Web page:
The dietary restrictions in Judaism seem to take up an enormous amount of mental energy. Often when I meet someone there is a conversation about food, specifically about the food laws, or kashrut.
There is biblical kashrut, what the Torah says about food restrictions. This includes not eating forbidden animals, removing the sciatic nerve (to do with Jacob), not eating certain fats or blood, not boiling a kid in its mother’s milk and not killing a mother animal and her young on the same day. Also, not eating torn flesh (treif means torn) or animals that died of natural causes. Adam and Eve were supposed to be vegetarian, eating meat was a concession on God’s behalf to human vice. (FWIW I’m not a vegetarian).
The Rabbis expanded these rules and defined what they meant for the everyday Jew in order to come up with the laws that now play a huge practical role in how Jews who keep kosher interact with the world.
Obviously dietary restrictions are a highly visible way to differentiate yourself and being different always comes with a host of social issues. Keeping kosher for those who do is an integral part of their identity however and is worth the trouble for the spiritual rewards.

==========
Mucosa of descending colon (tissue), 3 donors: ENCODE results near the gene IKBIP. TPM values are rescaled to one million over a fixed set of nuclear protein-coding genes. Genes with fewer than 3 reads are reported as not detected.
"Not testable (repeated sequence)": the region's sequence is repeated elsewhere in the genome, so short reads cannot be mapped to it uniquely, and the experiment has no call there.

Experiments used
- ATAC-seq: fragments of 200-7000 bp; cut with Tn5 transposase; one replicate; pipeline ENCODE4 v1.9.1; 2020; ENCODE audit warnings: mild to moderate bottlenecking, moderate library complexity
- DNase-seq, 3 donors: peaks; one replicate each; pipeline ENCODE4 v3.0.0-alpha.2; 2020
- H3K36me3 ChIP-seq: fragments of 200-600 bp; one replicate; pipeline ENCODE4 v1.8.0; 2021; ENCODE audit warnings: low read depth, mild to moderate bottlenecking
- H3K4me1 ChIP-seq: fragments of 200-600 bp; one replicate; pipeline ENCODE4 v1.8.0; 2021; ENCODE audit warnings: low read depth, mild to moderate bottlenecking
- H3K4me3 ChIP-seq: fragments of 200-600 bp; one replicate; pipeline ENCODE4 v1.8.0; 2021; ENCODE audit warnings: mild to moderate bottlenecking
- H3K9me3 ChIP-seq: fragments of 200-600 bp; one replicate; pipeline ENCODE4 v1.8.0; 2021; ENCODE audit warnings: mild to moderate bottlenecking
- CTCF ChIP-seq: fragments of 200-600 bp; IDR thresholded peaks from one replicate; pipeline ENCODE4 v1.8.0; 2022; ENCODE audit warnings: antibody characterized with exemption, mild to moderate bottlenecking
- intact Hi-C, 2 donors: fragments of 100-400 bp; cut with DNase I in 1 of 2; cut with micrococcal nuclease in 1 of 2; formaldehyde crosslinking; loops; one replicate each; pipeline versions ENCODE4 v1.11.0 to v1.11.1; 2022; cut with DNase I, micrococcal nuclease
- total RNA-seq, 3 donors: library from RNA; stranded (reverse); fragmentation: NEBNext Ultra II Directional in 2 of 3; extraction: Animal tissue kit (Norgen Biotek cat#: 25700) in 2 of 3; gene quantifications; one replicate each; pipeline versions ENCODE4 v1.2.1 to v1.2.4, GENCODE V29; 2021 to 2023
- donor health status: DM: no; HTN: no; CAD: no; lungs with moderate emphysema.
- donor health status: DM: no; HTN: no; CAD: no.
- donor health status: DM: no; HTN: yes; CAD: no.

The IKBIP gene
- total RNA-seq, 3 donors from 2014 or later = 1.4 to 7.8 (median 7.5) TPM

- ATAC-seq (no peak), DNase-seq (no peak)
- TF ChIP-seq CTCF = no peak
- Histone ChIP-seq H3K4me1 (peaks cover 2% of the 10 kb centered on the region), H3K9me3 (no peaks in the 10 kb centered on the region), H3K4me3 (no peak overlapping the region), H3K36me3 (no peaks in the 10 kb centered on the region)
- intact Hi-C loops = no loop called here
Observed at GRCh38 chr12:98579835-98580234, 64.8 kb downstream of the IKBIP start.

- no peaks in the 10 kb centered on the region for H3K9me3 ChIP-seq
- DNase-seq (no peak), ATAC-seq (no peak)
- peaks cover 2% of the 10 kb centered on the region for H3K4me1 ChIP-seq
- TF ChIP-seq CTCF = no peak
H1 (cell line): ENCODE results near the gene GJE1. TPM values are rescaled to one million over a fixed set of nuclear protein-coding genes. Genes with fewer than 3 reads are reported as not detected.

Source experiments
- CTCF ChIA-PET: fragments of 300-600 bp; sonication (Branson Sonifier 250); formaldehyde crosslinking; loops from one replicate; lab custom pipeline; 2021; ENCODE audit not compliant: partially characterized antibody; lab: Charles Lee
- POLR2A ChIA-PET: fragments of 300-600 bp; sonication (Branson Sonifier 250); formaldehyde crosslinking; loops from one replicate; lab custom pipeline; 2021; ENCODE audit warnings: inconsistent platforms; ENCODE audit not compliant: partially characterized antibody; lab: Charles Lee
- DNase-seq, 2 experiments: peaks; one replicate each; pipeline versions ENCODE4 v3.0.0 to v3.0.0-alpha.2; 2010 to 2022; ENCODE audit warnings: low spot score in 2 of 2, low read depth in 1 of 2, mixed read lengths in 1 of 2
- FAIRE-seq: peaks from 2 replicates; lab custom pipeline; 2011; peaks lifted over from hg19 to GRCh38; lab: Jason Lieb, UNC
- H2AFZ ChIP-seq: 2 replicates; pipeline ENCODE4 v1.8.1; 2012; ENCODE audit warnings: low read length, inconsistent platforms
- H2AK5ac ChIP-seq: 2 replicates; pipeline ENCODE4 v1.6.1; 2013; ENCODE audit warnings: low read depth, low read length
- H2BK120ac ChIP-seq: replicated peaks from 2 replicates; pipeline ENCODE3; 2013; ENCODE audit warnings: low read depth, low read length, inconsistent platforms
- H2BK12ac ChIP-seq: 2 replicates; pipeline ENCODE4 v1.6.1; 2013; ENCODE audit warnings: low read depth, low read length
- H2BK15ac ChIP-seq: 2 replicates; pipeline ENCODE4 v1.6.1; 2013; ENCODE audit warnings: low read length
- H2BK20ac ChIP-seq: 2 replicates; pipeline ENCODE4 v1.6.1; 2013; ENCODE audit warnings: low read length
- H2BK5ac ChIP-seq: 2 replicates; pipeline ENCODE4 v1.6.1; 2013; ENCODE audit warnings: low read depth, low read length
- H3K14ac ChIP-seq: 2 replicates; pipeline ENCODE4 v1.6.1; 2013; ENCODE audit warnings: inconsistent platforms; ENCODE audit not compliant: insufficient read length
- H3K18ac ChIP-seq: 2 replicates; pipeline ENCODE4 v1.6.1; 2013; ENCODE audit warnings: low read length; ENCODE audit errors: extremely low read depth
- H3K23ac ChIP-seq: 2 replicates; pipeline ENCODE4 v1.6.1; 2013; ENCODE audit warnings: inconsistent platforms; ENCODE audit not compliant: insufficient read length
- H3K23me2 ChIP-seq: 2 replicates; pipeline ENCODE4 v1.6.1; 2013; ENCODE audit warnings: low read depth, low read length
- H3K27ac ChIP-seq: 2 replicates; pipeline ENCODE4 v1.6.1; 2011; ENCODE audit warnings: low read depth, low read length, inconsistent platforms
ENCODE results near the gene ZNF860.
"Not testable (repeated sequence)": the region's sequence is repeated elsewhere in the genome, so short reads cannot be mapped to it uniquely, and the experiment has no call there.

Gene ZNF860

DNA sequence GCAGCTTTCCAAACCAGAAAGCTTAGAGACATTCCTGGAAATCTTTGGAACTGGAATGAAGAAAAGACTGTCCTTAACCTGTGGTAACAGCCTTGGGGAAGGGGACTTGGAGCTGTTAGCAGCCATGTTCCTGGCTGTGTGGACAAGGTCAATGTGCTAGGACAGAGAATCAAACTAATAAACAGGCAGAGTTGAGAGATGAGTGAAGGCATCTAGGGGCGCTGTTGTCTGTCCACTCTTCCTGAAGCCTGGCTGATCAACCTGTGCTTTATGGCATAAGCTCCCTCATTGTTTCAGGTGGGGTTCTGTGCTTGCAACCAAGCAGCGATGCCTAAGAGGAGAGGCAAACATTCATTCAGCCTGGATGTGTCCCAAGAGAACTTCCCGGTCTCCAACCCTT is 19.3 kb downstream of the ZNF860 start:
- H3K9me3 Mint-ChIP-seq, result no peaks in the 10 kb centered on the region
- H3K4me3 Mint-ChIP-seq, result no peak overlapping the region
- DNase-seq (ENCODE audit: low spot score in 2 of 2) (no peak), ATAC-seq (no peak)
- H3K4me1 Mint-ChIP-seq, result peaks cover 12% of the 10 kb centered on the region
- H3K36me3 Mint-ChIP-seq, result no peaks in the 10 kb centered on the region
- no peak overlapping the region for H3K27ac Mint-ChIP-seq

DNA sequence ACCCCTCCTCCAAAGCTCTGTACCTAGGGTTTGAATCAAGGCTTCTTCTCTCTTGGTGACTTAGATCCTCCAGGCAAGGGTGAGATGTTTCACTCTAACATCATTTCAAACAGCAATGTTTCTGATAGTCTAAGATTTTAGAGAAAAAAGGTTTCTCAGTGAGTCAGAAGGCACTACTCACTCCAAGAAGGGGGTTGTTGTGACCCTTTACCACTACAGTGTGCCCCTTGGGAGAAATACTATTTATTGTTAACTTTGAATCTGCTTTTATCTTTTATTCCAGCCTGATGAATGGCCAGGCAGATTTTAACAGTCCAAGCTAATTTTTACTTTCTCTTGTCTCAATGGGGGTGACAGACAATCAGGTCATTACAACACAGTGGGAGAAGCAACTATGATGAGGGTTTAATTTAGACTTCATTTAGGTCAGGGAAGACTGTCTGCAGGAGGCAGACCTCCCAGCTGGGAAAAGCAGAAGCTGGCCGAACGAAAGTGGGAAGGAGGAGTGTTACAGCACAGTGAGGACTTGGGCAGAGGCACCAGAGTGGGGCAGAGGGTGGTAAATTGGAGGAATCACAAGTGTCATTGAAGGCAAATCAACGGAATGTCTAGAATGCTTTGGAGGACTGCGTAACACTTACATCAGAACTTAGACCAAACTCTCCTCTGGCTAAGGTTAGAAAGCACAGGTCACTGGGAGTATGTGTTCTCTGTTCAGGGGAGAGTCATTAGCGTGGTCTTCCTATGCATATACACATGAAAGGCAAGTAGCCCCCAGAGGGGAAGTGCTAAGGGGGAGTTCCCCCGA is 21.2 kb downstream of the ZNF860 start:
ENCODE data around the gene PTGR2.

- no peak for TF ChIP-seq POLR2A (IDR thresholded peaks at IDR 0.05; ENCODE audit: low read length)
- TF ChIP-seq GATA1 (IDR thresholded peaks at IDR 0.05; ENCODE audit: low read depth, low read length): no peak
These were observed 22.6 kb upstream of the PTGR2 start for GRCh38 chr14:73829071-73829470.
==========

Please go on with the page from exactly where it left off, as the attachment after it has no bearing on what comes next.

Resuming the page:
There are other parts to keeping kosher that I think warrant just as much attention. These include not causing needless pain and suffering to animals and not causing wanton destruction or wastefulness.
Some would argue that traditional techniques for killing animals may not these days be inferior to modern techniques, but I’m not really knowledgeable enough on the subject to comment on that. It is worth thinking about though. Being vegetarian of course you avoid the need to consider how your meat lived and died, but I still believe that it is often far more difficult for humans to be at optimal health without meat. Many will disagree.
Avoiding wanton destruction and wastefulness, now this I think is the aspect of keeping kosher that needs more attention. The concept of eco-kashrut is something I’m starting to learn more about. More on that soon.